Among the squabbles my wife and I have over our two daughters, there is a kind that takes us on the trail of the girls' misbehaviour, over the rocky roads of my wife's murderous glares and voice-of-doom tirades directed at them, slowed down by my hapless pleas for a truce between mother and daughter(s), before coming to an almost abrupt end with my wife declaring: "I'm a teacher, I know how to discipline misbehaving children."
I have no doubt she is a teacher who manages her classroom effectively, teaches the students well and cares about them. But I nonetheless object to her treating our daughters like her students.
"You're Faith and Sarah's mother, not their teacher," I would protest. "The roles are different."
Parenting is not just about enforcing discipline, guiding your children in correct behaviour and building good character.
It is not just about knowing why the kids misbehave and eliminating the tantrums according to the meticulously observed and thoroughly researched techniques of experts.
Parents cannot, should not, parent dispassionately. They must not discipline their children objectively, emotionally removed. That is called training and my kids are not pets.
Being a parent means, above all, building, protecting and cherishing the emotional bond with the children.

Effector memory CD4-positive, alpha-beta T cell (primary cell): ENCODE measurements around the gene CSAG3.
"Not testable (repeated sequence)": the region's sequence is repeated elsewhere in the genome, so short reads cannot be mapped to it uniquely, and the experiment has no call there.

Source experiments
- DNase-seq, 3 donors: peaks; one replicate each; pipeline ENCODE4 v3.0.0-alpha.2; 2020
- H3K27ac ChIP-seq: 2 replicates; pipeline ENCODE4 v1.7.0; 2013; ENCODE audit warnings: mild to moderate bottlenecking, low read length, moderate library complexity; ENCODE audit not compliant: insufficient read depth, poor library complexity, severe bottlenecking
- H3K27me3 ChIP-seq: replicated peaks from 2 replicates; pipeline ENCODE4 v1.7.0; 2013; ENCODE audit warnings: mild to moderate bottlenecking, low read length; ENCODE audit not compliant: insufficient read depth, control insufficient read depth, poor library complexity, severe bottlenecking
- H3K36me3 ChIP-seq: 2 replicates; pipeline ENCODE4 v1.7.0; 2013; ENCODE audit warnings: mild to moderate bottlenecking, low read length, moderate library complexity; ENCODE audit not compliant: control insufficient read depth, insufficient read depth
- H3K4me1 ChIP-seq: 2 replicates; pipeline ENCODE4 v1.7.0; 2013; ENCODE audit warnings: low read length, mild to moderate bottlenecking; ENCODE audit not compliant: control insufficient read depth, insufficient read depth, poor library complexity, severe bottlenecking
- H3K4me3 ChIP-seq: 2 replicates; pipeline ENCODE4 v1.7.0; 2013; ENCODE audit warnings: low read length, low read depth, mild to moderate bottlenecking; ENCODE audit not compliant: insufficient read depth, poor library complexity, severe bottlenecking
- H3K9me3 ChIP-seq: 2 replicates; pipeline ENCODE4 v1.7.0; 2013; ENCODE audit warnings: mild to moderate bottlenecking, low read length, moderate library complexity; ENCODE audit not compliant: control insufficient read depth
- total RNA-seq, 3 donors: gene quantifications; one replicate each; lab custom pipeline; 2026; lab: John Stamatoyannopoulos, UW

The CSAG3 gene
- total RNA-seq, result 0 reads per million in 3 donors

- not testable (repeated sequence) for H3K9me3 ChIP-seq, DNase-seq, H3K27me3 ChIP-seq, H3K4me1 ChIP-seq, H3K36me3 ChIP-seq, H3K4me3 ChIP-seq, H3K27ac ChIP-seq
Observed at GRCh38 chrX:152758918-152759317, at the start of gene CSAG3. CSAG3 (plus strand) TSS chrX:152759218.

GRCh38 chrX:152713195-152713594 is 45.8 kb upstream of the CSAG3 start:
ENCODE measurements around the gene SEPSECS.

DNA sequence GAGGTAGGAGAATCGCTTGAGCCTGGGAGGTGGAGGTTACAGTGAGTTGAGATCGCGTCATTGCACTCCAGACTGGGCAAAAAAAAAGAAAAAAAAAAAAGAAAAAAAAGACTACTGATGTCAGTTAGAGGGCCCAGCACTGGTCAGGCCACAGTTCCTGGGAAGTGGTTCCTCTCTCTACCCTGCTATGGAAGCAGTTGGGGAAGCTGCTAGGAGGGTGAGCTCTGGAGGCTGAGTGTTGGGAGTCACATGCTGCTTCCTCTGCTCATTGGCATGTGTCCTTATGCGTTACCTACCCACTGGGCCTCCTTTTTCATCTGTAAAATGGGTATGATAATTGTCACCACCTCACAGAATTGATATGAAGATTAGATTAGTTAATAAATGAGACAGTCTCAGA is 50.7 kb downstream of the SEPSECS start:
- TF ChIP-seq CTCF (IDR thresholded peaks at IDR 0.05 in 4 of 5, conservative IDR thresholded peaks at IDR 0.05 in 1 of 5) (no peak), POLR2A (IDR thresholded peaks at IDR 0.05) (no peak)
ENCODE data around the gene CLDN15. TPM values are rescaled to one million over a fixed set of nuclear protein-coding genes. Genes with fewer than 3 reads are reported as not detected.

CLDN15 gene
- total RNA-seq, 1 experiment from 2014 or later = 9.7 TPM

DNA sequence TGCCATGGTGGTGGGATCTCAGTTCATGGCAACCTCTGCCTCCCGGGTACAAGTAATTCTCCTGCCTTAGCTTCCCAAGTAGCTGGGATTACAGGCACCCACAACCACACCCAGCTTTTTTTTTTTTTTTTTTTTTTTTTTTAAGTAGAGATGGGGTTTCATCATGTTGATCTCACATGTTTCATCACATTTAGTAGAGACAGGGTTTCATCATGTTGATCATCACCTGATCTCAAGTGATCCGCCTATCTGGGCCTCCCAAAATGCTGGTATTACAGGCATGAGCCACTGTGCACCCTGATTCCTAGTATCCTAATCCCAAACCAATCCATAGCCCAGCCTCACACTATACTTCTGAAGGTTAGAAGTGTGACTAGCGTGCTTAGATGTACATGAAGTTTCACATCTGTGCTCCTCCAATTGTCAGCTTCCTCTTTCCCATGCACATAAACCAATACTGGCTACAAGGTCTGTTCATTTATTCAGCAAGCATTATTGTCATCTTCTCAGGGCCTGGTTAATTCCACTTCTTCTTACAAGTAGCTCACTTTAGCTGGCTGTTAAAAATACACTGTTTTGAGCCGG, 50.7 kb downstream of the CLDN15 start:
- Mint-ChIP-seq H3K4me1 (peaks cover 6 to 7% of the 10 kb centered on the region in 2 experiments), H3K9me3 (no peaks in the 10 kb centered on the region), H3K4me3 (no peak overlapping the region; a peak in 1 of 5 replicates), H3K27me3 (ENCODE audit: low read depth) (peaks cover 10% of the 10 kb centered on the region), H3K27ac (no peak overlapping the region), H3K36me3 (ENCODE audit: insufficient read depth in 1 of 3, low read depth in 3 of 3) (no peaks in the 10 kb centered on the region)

We parents cannot do anything but discipline in love, which is worlds apart from enforcing discipline without emotion.
To apply a sermon I once heard, if we just gave our tantrum-throwing kids what they deserve, that'd be justice; if we do not punish them as they deserve, that'd be mercy.
But as parents, we often have to also take a third way: giving them what they don't deserve - we have to lavish on them understanding and compassion, and this is grace and love.
Which is why I strongly believe non-parents, even those as "highly qualified" as Supernanny Jo Frost, should not be telling parents how to be parents.
They know only justice and judge parents who don't dispense justice to be merciful or, worse, lenient.
They don't see that children need grace from their parents, room to make mistakes without daddy and mummy coming down hard on their every misstep.
Grace is not mercy or leniency. It is discipline tempered by love. It is a parent saying to a child who has behaved badly: "You are having a bad moment and I would like you to change for the better.
Maybe not right now, because you are feeling embarrassed that you're being disciplined in front of others, but you must change for the better over time."
It is knowing that a child's overall growth and development are not dependent on correcting a mistake right there and then, or else.
Non-parents mostly see only those unfortunate moments. Parents must see their children in the context of a lifetime.
So I don't take kindly at all to non-parents dispensing parenting advice from the sidelines.